- Tricky liquidity: You can’t just walk into your bank and withdraw money from your gold investments. Yes, there’s demand for gold, but it isn’t as easy to sell as investments like stocks. If you need to sell your gold, there isn’t really a public market where you can do that. You need to find a trusted local buyer, which means meeting people in person, either at pawn shops, gun shows, or other avenues. And if you need to get rid of a lot of gold at once, it’s going to take time to find enough buyers to liquidate your inventory.
How To Invest In Gold
The cool thing about investing in gold is that there are actually several ways to do it. But how you invest in gold depends on why you want to invest in it in the first place.
1. Physical Gold
When you own physical gold, you typically buy it in coins or bars. These obviously need to be genuine, certified gold with paperwork from the mint. While the condition of the coin will affect its value, you can also just sell raw gold by the ounce—I’ve done that in the form of old jewelry and used the money to pay rent.
If you want to buy physical gold, you can buy it at places like:
- Gun shows
- Online mints
- Local gold dealers
If those options sound too seedy for you, there’s another option: Vaulted is an app that lets you invest in physical gold without all of the headaches.
You create an account, link your payment information, and buy gold through Vaulted. It will separately store your gold with the Royal Canadian Mint, never mixing your gold with other investors’ gold.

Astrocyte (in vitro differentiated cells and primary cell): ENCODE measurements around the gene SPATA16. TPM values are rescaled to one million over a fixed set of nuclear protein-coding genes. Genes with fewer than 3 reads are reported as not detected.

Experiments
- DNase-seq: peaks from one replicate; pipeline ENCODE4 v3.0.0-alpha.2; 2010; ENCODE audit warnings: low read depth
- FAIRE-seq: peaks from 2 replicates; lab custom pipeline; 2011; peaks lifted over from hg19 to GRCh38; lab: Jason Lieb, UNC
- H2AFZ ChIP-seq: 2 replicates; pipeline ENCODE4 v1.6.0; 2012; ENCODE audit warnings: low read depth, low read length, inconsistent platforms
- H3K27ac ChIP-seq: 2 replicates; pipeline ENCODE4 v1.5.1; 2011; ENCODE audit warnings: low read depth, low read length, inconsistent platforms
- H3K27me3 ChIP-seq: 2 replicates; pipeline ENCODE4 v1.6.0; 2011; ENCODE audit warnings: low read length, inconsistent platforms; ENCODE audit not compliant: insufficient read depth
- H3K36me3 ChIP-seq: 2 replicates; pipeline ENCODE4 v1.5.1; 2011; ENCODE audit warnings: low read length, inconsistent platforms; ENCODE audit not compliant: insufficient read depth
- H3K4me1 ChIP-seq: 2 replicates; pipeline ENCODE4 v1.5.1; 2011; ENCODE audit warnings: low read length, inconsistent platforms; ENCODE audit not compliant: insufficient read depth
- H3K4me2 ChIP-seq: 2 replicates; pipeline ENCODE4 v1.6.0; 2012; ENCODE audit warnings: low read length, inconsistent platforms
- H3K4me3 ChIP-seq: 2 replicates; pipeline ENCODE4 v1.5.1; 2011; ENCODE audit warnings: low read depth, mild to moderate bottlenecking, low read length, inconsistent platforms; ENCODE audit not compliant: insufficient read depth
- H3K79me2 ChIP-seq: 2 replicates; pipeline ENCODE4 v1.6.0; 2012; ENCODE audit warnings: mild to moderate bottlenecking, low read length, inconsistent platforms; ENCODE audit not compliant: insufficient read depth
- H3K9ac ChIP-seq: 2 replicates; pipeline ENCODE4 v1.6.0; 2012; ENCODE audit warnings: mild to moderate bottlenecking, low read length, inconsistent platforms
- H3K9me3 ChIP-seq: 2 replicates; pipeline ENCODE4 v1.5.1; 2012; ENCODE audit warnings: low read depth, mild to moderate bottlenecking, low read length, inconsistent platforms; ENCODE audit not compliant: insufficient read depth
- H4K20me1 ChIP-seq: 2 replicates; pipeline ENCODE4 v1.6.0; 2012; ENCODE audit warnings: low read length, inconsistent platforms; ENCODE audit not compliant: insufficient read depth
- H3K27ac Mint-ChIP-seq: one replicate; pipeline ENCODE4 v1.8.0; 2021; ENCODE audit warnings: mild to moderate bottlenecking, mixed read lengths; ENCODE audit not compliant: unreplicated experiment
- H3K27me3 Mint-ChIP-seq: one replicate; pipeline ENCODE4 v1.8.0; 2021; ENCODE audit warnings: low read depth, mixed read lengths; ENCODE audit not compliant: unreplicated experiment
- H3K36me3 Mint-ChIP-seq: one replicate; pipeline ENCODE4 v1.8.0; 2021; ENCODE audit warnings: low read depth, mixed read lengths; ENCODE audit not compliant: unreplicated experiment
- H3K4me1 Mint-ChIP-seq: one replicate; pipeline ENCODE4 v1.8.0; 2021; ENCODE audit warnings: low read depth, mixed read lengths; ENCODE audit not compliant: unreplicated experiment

Vaulted actually stores the gold for you, so if you live with roommates, it’s a great way to keep your investment more secure. You can always request to have your gold shipped to you via FedEx, too, if you’d rather store it yourself.
2. Paper Gold
The second way to invest in gold is with ETFs or CFDs. These funds make it possible to deal in gold electronically if you don’t want to store it physically.
This is a good option if you’re just interested in the price of gold. But if you’re worried about economic collapse, paper gold won’t do you much good, so stick to physical gold if the apocalypse is your main concern.
3. Gold Stocks
Did you know that you can invest in gold mining? With this investment option, you buy shares in a company that mines gold.
It’s an interesting workaround that allows you to speculate on the value of gold, because a miner’s performance is directly tied to the price of gold. Gold stocks also allow you to earn interest.
Again, this is a great option if you want to speculate on the price of gold, but it isn’t a good option for hedging your bets against an uncertain economy.
The Pros And Cons Of Investing In Gold: Is Gold Right For Me?
Gold is a durable, age-old asset that has been sought after for thousands of years. In today's volatile economy, gold is a sensible investment for those looking for a little security.
But investing in gold does have its drawbacks. Gold isn't the most liquid asset and the price fluctuates like any other commodity, so it's easy to lose money if you buy at the wrong time.
So, is gold right for you? It all depends.
I don’t think anybody should pump their entire life savings into gold. Gold is considered an alternative investment, so it shouldn’t make up more than 10% of your portfolio. Historically, gold doesn’t perform as well as investments, and it doesn’t generate interest, either.
Even so, I personally invest in gold to hedge my bets. It’s very much a “just in case” type of investment that’s good to have around after you’ve maxed out conventional investments, like stocks or ETFs, first.
If that sounds up your alley, great! You can quickly invest in gold (without the growing pains) by signing up for Vaulted.